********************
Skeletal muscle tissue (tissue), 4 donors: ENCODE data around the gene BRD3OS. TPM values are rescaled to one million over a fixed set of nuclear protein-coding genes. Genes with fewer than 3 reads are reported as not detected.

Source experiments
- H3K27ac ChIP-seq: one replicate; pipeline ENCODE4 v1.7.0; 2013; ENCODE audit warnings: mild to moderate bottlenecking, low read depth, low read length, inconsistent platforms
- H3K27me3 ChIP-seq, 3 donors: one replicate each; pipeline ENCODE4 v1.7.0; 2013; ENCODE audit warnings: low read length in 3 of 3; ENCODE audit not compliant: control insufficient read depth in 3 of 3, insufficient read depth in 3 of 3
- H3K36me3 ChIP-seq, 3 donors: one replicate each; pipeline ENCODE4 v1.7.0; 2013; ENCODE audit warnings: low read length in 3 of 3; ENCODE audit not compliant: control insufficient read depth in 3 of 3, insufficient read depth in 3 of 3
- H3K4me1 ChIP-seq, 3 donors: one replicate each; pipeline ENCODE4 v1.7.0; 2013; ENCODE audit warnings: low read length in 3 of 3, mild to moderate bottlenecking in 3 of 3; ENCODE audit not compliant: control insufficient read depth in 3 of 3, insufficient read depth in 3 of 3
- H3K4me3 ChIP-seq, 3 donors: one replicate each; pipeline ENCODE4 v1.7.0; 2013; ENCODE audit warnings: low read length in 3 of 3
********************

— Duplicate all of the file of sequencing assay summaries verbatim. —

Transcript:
Skeletal muscle tissue (tissue), 4 donors: ENCODE data around the gene BRD3OS. TPM values are rescaled to one million over a fixed set of nuclear protein-coding genes. Genes with fewer than 3 reads are reported as not detected.

Source experiments
- H3K27ac ChIP-seq: one replicate; pipeline ENCODE4 v1.7.0; 2013; ENCODE audit warnings: mild to moderate bottlenecking, low read depth, low read length, inconsistent platforms
- H3K27me3 ChIP-seq, 3 donors: one replicate each; pipeline ENCODE4 v1.7.0; 2013; ENCODE audit warnings: low read length in 3 of 3; ENCODE audit not compliant: control insufficient read depth in 3 of 3, insufficient read depth in 3 of 3
- H3K36me3 ChIP-seq, 3 donors: one replicate each; pipeline ENCODE4 v1.7.0; 2013; ENCODE audit warnings: low read length in 3 of 3; ENCODE audit not compliant: control insufficient read depth in 3 of 3, insufficient read depth in 3 of 3
- H3K4me1 ChIP-seq, 3 donors: one replicate each; pipeline ENCODE4 v1.7.0; 2013; ENCODE audit warnings: low read length in 3 of 3, mild to moderate bottlenecking in 3 of 3; ENCODE audit not compliant: control insufficient read depth in 3 of 3, insufficient read depth in 3 of 3
- H3K4me3 ChIP-seq, 3 donors: one replicate each; pipeline ENCODE4 v1.7.0; 2013; ENCODE audit warnings: low read length in 3 of 3